The Game Awards 2021 (sort of) honors the year's best in gaming

This year's Game Awards ceremony continued the tradition of speeding through awards, despite running for more than three hours.

The Game Awards 2021 aired on December 9, celebrating the year’s best games and the people who make them–or, at least, that’s the program’s intention. If you think you might have missed some of the winners, you’re probably right. 

“i love to not remember the last time this show gave out an award,” Polygon editor-in-chief Maddy Myers quipped on Twitter as the show sped through announcements about future games without actually acknowledging those who made this year’s biggest hits.

Over the ceremony’s 230-minute run time, showrunner Geoff Keighley introduced trailers for new titles, such as Remedy’s Alan Wake II and Quantic Dream’s Star Wars Eclipse–a problem in itself thanks to the developers’ history of toxic workplace culture, as Jason Schreier also pointed out. There were plenty of updates on in-development projects too, including FromSoftware’s Elden Ring and Rocksteady’s Suicide Squad: Kill the Justice League. Meanwhile, award winners had roughly 30 seconds to acknowledge their achievements before being rushed off the stage for the next announcement or commercial.

“All these people were invited to be ‘celebrated for their hard work’ but I think maybe only 5 or so awards were physically handed to winners,” Disruptive Games’ community lead said on Twitter.

Several rewards, including Games for Impact and Best Indie Game, were given out during the pre-show. Others received only a passing mention without acknowledging the people they were intended for, and as many viewers pointed out, no women–aside from the winner of Best Performance–were allowed to speak on stage after their teams won an award.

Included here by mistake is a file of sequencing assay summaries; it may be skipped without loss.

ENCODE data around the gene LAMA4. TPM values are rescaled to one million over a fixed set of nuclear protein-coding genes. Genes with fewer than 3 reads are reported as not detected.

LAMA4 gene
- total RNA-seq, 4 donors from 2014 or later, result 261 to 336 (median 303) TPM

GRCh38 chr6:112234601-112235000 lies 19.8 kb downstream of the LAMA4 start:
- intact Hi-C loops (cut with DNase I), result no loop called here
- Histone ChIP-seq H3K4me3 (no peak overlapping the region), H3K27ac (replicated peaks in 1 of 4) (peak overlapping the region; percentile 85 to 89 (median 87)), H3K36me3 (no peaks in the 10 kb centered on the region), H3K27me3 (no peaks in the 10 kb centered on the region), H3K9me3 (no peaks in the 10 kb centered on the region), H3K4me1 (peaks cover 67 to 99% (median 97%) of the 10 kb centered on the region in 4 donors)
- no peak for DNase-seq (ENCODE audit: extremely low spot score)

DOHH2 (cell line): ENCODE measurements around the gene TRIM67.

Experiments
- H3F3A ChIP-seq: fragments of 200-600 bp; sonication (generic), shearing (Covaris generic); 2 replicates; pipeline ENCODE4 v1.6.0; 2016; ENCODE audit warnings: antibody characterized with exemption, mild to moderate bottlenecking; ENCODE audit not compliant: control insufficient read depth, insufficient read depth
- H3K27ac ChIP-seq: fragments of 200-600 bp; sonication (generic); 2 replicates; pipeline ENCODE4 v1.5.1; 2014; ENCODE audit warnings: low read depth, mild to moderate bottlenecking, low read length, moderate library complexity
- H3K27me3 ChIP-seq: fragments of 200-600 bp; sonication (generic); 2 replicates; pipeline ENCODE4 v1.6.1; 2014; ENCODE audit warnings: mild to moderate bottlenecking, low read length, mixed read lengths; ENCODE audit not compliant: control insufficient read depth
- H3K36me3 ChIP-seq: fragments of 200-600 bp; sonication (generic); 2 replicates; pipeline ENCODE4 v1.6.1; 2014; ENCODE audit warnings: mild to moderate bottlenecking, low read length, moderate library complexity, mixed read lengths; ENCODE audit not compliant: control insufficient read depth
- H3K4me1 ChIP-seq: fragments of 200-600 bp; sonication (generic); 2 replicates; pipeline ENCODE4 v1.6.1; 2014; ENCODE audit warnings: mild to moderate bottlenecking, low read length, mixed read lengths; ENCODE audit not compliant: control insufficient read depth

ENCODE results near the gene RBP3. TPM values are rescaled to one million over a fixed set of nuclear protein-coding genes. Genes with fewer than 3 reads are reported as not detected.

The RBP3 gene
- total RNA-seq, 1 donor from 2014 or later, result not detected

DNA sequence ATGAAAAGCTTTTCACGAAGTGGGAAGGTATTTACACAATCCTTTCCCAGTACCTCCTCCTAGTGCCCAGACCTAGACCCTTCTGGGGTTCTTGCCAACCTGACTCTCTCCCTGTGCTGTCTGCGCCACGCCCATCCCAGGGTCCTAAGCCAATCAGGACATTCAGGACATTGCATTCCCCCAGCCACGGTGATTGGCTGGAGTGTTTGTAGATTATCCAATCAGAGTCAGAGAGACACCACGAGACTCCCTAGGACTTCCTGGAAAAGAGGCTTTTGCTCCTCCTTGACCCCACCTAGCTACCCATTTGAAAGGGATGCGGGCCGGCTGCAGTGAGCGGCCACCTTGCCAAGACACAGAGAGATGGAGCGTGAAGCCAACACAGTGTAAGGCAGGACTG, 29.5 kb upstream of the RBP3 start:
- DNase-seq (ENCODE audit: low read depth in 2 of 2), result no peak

• Game of the Year — It Takes Two
  • Best Game Direction — Deathloop
  • Best Narrative — Marvel's Guardians of the Galaxy
  • Best Art Direction — Deathloop
  • Best Score and Music — NieR Replicant
  • Best Audio Design — Forza Horizon 5
  • Best Performance — Maggie Robertson (Lady Dimitrescu, Resident Evil Village)
  • Games for Impact — Life Is Strange: True Colors
  • Best Ongoing Game — Final Fantasy XIV Online
  • Best Indie Game — Kena: Bridge of Spirits
  • Best Mobile Game — Genshin Impact
  • Best Community Support — Final Fantasy XIV Online
  • Innovation in Accessibility — Forza Horizon 5
  • Best VR/AR Game — Resident Evil 4 VR
  • Best Action Game — Returnal
  • Best Action/Adventure Game — Metroid Dread
  • Best RPG — Tales of Arise
  • Best Fighting Game — Guilty Gear Strive
  • Best Family Game — It Takes Two
  • Best Simulation/Strategy Game — Age of Empires 4
  • Best Sports/Racing Game — Forza Horizon 5
  • Best Multiplayer Game — It Takes Two
  • Content Creator of the Year — Dream
  • Best Indie Debut — Kena: Bridge of Spirits
  • Most Anticipated Game — Elden Ring
  • Best Esports Game — League of Legends
  • Best Esports Athlete — S1mple
  • Best Esports Team — Natus Vincere
  • Best Esports Coach — Kkoma
  • Best Esports Event — 2021 League of Legends World Championship
  • Players' Choice — Halo Infinite

While the show continues to draw criticism among the media, it’s also drawing extensive attention outside the industry. For a time, The Washington Post’s live update piece was the publication’s most-viewed page, dethroning even current political news. Despite “awards” being in the program’s title, NPD Group director of gaming Mat Piscatella said on Twitter it’s these people The Game Awards are meant for, the ones who only want to see new announcements and care little for the developers themselves.

Barring any surprises, The Game Awards is likely the year’s last round of announcements and reveals. The quiet will be short-lived, though. 2022 already has a full schedule of highly anticipated releases, including The Pokemon Company’s Pokemon Legends: Arceus, Guerrilla’s Horizon: Forbidden West, Elden Ring, and at least two Square Enix titles, Stranger of Paradise: Final Fantasy Origin and Triangle Strategy

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News Writer

Josh is a freelance reporter and critic who’s appeared on PC Gamer, Upload VR, and SPIN online, among others. Outside of games writing and work in digital marketing, he also has an academic background in history and public relations. You can usually find him outside playing with his Belgian Malinois when he’s not working or spending too much time in Final Fantasy XIV.